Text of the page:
Technology

Scientists Create Matter From Light. Next Up, Lightsabers?

D-briefBy Bill AndrewsSep 27, 2013 6:20 PM

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Brace yourselves: Scientists have created matter made from light

. The new form of matter was just a simple molecule, made up of two photons (the particles of light), but — holy crap, they made a molecule out of photons! This is very cool, but according

to

the

Internet

, it also means scientists created lightsabers the other day. Alas, we’re not quite there yet. But for once, it’s not the media’s fault — the Star Wars talk started with Harvard physicist Mikhail Lukin, who said in a press release

, “It's not an in-apt analogy to compare this to light sabers.”

Tripping the Light

What Lukin meant, though, was just that his team of Harvard and MIT physicists had created a form of light that can interact with itself. Normally, photons are massless particles that don’t interact with one another — as anyone who’s tried to recreate lightsaber duels with flashlights (or laser pointers), only to have them pass harmlessly through each other, knows all too well.

To create the long-sought light matter, the team shot two photons into a cloud of rubidium atoms just a few degrees above absolute zero. The two particles came out of the cloud bound together like a regular molecule. As Gizmodo puts it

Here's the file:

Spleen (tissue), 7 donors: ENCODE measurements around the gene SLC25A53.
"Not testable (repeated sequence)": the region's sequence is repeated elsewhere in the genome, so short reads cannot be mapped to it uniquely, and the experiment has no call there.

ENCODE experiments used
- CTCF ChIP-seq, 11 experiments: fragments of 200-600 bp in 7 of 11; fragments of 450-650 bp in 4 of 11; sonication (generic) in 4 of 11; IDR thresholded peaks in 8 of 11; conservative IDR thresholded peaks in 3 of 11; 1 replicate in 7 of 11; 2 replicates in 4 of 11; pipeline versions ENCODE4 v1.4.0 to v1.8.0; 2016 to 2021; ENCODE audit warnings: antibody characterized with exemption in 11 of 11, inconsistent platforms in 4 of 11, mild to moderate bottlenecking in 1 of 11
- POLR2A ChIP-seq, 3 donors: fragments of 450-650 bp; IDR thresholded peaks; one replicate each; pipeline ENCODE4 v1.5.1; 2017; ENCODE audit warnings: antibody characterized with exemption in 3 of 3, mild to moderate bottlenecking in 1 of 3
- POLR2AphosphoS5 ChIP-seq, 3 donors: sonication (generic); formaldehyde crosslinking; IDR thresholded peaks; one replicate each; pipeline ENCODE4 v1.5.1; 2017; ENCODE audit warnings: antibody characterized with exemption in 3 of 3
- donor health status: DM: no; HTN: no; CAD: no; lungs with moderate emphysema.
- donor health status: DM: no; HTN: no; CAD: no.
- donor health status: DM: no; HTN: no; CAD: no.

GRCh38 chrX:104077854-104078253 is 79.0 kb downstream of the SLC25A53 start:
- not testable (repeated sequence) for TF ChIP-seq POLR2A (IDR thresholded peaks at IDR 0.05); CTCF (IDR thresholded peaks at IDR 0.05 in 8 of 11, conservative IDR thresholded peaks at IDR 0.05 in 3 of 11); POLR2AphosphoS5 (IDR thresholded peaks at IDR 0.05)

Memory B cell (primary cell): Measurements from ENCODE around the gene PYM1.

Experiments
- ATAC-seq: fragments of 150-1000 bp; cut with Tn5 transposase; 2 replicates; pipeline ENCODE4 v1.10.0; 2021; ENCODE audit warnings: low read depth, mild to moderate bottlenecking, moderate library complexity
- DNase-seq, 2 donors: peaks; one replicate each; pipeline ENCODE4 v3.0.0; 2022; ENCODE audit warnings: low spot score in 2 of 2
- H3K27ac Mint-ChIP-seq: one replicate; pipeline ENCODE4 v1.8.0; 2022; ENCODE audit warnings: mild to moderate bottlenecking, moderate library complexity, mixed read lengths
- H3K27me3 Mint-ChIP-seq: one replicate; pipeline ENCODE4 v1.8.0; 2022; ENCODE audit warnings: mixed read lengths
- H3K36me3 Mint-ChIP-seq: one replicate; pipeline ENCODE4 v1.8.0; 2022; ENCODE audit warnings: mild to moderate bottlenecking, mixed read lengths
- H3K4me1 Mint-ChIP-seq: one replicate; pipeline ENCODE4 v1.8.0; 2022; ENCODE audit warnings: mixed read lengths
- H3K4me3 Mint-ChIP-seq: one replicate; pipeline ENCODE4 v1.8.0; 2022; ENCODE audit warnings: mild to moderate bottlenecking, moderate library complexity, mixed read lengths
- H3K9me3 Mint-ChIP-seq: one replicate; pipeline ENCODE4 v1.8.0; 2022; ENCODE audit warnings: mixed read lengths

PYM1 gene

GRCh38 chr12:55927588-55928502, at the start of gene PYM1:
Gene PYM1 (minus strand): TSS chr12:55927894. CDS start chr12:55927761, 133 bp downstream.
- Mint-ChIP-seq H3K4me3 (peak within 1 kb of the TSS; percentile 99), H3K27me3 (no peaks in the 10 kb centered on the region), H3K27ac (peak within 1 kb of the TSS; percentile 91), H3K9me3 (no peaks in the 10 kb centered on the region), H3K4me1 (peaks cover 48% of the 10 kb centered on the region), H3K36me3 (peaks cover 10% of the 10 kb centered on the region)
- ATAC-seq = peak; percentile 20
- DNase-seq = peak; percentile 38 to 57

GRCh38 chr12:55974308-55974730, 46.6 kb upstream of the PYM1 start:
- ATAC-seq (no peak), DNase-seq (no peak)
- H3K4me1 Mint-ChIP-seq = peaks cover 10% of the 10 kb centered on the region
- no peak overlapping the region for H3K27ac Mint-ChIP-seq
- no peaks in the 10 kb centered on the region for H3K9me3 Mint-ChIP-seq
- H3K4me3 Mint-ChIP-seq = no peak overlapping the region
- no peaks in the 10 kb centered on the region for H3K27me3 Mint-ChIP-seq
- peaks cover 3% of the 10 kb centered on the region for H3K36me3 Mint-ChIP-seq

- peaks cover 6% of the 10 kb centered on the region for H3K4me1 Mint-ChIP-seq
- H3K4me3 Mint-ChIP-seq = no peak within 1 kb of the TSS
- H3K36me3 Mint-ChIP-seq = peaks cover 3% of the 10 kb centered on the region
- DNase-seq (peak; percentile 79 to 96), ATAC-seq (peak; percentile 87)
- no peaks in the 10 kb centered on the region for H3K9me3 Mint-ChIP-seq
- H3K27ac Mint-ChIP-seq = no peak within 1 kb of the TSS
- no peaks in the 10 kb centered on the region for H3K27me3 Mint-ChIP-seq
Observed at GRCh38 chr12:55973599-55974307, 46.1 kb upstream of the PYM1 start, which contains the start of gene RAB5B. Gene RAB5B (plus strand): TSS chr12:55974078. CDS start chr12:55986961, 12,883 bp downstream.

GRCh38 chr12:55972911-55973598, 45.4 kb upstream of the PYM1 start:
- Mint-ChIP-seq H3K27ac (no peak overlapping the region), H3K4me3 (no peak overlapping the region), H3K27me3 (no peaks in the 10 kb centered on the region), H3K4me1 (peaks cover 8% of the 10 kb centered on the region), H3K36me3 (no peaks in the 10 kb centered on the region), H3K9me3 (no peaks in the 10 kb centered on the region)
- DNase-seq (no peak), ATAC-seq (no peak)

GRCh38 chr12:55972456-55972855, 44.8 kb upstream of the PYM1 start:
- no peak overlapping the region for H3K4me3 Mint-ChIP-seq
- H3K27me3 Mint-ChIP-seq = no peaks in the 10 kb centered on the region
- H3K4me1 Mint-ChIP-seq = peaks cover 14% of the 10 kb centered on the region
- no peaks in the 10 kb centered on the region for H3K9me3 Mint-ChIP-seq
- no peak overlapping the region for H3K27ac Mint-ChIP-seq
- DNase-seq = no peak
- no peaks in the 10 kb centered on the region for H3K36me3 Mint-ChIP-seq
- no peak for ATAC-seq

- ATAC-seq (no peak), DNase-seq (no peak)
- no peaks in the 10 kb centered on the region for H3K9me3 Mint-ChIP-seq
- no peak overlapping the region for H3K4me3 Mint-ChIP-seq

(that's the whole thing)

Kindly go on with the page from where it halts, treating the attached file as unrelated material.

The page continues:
:

In fact, what the scientists were witnessing is known as the Rydberg blockade. This rule states that atoms neighboring an atom that's been excited—say, by a passing photon—cannot be excited to the same degree as the initial atom. When multiple photons pass through a cloud of atoms, this creates a push-pull force between them, which is what binds the resultant molecule.

While lightsabers may be a long time off, this kind of light manipulation should make quantum computers more efficient and could even lead to the creation of all-light 3-D structures. (So, fans of Star Trek and its holodeck can join in the fun, too.) And Lukin uses the force for all the right reasons, according to the press release: “We do this for fun, and because we’re pushing the frontiers of science.” Top image by Gage Skidmore via Flickr/ Middle image by FastLizard4 via Flickr

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